RW: Pamela Stone manages the Southwest Region, which includes Southern California, Nevada, Arizona and Hawaii. We have 600 very active volunteers and 35,000 donors in that region. Our roving volunteer trainings take place throughout Southern California year ‘round where volunteers are trained to go out to the schools and various religious organizations to talk about Heifer. They also provide ideas about events where we should have a presence and they help us staff our booths.

We encourage our volunteers to bring their ideas to us as to how we can generate more attention or income for our projects. We take our volunteers’ ideas very seriously and applaud any entrepreneurial efforts on our behalf. Unlike many organizations that derive their funds from big foundations or government grants, we have a very small percentage of funding coming from those resources. Our funding is largely supported by the hundreds of thousands of Americans who recognize the quality of this work and who incorporate it into their own daily lives during the holiday giving season.

RP: What events do you have coming up in Southern California?

RW: On November 5th we will be at a large event called, “Heifer in the Park”, where people can come explore our mini-global village. We will have three representational structures from Ecuador, Thailand and Uganda set up, and of course, there will be livestock. Like our catalog, this is an alternative-gift market where people can purchase animals to send all around the world. This event, which is sponsored by the Beverly Hills Presbyterian Church, will take place in Beverly Hills on the corner of Rodeo Dr. and Santa Monica Blvd.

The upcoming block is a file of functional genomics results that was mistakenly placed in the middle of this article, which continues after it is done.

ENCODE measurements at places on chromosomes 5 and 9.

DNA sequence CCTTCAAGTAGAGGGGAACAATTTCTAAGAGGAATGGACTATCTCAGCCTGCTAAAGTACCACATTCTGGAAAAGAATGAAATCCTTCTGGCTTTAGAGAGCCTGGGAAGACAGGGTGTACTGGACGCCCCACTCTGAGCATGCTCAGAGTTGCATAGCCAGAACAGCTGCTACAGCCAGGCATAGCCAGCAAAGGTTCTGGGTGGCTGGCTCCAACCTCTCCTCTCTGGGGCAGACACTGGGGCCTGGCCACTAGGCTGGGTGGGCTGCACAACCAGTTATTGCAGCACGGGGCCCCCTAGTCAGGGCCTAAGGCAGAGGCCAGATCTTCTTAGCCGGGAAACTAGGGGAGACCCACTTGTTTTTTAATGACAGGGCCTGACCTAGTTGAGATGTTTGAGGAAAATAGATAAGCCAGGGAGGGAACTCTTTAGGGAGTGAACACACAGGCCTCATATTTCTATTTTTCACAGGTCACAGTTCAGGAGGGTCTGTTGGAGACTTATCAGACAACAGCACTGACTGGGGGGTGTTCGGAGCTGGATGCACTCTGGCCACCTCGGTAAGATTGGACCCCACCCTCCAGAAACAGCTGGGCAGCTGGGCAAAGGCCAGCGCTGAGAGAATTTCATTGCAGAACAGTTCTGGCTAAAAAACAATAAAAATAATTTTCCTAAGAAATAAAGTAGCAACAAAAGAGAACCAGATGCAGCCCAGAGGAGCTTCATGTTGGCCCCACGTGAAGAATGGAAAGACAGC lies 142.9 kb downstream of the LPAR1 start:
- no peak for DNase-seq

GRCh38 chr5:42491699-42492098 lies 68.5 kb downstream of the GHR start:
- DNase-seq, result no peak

On November 18th, we will also be working with the Tierra Miguel Farm (a Certified Organic Farm) in Pauma Valley on a Thanksgiving Festival. For more information, call (760) 742-4213.

To get involved locally, contact Pamela Stone (562) 441-4849, or email: w@heifer.org . To receive a gift catalog or make your holiday gift purchases, please visit www.heifer.org 

Randy Peyser is the author of “The Mind-Body-Spirit Speakers Resource Guide.”  She also edits books, helps authors find publishers, and specializes in online publicity.  www.authoronestop.com